Calming your dog during a storm


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The rumble of thunder can make dogs do strange and scary things.

A golden retriever named Charlie would cry like a baby. During middle-of-the-night storms his cries woke everyone in the house, and he would not stop until someone hugged and comforted him.

Some dogs will bark for hours on end before and during thunder and lightning storms. For other dogs, and the people who love them, things are much worse. Crazed with fear and anxiety, dogs demolish furniture or flee the safety of their homes to run outside into the storm and out of their yards.

Crates are a comforting safe haven for some dogs, while others injure themselves trying to break out. In the worst case I've heard, a Pittsburgh dog jumped through the screened window of a second-floor bedroom and was badly injured when he landed on the paved driveway.

There are solutions, but none of them work for every dog. Charlie, the golden retriever, is not my dog, but I am friends with him and his owners, the Nappi family in Mt. Lebanon. None of them sleep well on dark and stormy nights. So when I heard a local dog trainer speak on this topic, I thought of Charlie.

Barbara Nicholas of Wilkinsburg said owners are doing exactly the wrong thing when they hug and comfort a dog that is cowering in fear during a storm.

"You don't want to reinforce" the fear, she explained. "Instead, be positive and upbeat and engage the dog" in pleasant activities, like playing fetch or feeding treats as comfort food.

To me this sounded like a goofy thing to do at 2 a.m., but I've never owned a dog that is afraid of storms, so what do I know? If you're up anyway, it's worth a shot, said Kathy Nappi, when I passed on this advice.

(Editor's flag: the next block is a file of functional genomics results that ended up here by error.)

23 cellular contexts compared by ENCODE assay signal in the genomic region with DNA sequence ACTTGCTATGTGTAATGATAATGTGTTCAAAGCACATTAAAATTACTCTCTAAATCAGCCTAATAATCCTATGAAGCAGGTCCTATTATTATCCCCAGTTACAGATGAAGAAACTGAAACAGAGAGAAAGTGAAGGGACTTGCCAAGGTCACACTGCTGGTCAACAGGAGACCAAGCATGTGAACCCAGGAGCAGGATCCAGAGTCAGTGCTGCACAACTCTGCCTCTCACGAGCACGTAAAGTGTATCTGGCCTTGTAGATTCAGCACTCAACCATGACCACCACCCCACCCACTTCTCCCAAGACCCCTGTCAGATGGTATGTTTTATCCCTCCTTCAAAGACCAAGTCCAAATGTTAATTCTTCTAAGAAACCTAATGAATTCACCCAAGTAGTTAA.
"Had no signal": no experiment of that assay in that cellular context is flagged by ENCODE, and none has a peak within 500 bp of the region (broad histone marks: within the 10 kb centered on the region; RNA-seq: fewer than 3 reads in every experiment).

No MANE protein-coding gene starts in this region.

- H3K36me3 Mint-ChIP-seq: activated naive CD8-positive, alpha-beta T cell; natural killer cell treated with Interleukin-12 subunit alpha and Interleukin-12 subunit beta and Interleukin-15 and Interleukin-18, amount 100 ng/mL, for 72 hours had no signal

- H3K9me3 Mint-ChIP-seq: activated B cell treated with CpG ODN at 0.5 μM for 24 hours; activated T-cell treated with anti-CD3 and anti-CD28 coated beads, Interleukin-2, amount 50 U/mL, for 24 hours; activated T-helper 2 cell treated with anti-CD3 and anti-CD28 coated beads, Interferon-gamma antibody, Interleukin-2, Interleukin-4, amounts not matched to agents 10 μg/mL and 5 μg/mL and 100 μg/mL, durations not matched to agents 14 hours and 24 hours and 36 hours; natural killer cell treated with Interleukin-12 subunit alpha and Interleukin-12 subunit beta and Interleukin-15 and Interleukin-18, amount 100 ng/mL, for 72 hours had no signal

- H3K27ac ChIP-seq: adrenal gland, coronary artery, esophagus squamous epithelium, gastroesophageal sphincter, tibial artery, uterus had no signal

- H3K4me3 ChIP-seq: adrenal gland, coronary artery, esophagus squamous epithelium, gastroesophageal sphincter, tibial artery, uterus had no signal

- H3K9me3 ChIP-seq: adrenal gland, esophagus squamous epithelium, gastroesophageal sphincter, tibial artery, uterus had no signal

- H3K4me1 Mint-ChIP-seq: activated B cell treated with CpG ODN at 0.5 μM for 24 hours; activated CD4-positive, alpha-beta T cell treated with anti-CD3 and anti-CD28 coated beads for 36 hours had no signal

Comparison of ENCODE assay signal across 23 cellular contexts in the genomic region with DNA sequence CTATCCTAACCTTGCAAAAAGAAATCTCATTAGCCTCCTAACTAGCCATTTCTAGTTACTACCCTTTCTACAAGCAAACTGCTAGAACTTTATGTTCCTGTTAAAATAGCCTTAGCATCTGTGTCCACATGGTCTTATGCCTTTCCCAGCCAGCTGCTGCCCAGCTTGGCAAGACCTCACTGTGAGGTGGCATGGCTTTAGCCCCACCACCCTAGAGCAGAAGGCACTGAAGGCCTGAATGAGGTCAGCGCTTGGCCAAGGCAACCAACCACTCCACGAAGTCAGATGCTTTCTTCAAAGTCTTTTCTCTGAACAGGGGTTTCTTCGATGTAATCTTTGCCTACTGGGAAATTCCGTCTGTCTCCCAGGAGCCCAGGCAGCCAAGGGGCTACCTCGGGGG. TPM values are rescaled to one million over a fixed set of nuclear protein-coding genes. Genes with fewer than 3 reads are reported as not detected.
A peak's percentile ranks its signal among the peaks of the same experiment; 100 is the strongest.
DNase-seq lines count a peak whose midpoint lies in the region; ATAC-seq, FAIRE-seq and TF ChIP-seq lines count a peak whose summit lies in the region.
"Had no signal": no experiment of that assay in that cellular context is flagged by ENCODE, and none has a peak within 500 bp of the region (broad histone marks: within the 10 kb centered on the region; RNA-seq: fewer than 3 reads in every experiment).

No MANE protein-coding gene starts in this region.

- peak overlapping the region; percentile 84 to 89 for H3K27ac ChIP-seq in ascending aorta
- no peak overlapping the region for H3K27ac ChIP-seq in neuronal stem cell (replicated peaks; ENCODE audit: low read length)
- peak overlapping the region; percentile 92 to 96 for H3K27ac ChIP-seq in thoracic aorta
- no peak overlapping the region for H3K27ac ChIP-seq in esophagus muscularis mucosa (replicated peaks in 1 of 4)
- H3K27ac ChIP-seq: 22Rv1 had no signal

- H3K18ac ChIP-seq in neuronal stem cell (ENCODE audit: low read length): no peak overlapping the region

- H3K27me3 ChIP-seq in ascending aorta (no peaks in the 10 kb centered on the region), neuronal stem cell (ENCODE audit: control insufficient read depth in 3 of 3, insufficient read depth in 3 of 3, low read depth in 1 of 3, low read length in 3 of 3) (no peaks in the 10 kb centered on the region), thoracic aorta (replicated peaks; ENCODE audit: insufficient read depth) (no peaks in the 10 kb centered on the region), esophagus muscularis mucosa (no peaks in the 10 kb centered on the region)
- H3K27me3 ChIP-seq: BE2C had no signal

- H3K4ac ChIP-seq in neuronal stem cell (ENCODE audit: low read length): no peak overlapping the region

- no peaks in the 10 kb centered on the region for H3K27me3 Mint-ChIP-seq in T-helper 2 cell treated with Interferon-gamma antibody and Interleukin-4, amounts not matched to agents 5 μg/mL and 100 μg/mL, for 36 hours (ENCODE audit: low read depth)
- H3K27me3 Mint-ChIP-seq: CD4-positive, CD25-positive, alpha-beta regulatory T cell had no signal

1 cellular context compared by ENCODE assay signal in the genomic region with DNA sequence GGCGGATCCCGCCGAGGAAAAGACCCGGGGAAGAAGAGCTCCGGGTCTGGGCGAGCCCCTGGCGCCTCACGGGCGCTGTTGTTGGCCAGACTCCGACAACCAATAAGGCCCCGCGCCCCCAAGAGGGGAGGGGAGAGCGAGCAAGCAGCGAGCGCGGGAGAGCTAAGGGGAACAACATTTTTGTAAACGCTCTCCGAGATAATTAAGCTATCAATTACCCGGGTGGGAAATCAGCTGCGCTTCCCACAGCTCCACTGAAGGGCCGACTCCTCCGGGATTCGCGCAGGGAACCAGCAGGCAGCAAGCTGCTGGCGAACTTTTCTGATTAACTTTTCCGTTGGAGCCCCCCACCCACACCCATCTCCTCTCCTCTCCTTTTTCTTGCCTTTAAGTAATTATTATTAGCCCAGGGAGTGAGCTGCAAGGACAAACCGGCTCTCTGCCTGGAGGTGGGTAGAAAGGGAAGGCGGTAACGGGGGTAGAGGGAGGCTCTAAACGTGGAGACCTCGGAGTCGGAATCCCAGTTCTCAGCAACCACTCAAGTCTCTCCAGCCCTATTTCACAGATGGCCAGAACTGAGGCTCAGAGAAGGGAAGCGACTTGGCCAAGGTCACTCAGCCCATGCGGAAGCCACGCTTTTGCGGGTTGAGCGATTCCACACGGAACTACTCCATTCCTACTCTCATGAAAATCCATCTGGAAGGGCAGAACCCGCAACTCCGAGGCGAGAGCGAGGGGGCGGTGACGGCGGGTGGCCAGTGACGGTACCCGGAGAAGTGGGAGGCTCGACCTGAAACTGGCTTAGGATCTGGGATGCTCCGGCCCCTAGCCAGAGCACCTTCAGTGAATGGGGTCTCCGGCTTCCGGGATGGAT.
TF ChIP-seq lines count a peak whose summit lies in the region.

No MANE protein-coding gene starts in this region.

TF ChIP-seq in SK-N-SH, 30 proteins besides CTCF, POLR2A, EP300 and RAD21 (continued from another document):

During the next thunderstorm, Kathy and Charlie played fetch with his Kong toy and his soft, plush gingerbread man, and there was no crying. During the next storm, Charlie wasn't as fearful, and he clearly enjoyed his late-night play session.

"We did this for three or four storms, and he never cried again," Kathy told me this week.

And now for another solution that at first blush sounds too good to be true. It's called the Anxiety Wrap. It was invented and patented by dog trainer Susan Sharpe of Huntington, Ind.

Launched in 2001, the wrap is made of a comfortable, stretchable fabric "an animal wears like a bodysuit," Ms. Sharpe said in a telephone interview. "Gentle pressure over as much of the dog's body as possible ... helps the dog become calm."

There may be some real science involved here, because Temple Grandin favorably mentions the Anxiety Wrap in her latest best-selling book, "Animals Make Us Human." She's a professor at Colorado State University with a doctorate in animal science.

Although Dr. Grandin and Ms. Sharpe have not met, Ms. Sharpe says her invention was inspired by Dr. Grandin, who has autism. As a teenager, Dr. Grandin writes in her book, she invented a "squeeze machine" for herself.

She got the idea "after seeing cattle being put into a squeeze chute that held them still so they could get their shots. When I saw how calm the cattle got from the pressure on their bodies, I built my own squeeze machine, and it calmed my anxiety the same way."

The Anxiety Wrap costs $64.99 to $74.99 at www.anxietywrap.com or by calling 1-877-652-1266. If that's a bit pricey, there are some alternatives.

Dr. Grandin writes that a dog behavior specialist, Nancy Williams, "has had good success wrapping the midsection of the dog with wide elastic bandages that are used to wrap a horse's legs."

"With any kind of pressure treatment, you have to be careful not to leave it on too long," Dr. Grandin writes. "It often works best to apply the treatment for 20-30 minutes, take it off for 30 minutes and then reapply."

Ms. Sharpe says dogs can wear her product for hours during a storm.

Experienced dog owners who volunteer with Going Home Greyhounds have found that their storm-scared dogs, rescued from the racing tracks, are often calmed by wearing T-shirts that have been worn by family members.

Ms. Sharpe said she started out by putting T-shirts on fearful dogs and then added duct tape to make the shirts fit better. That worked for some dogs, she said, but she thinks The Anxiety Wrap works better.


Pet Tales appears weekly in the Saturday Home & Garden section. Linda Wilson Fuoco can be reached at lfuoco@post-gazette.com or 412-263-3064.


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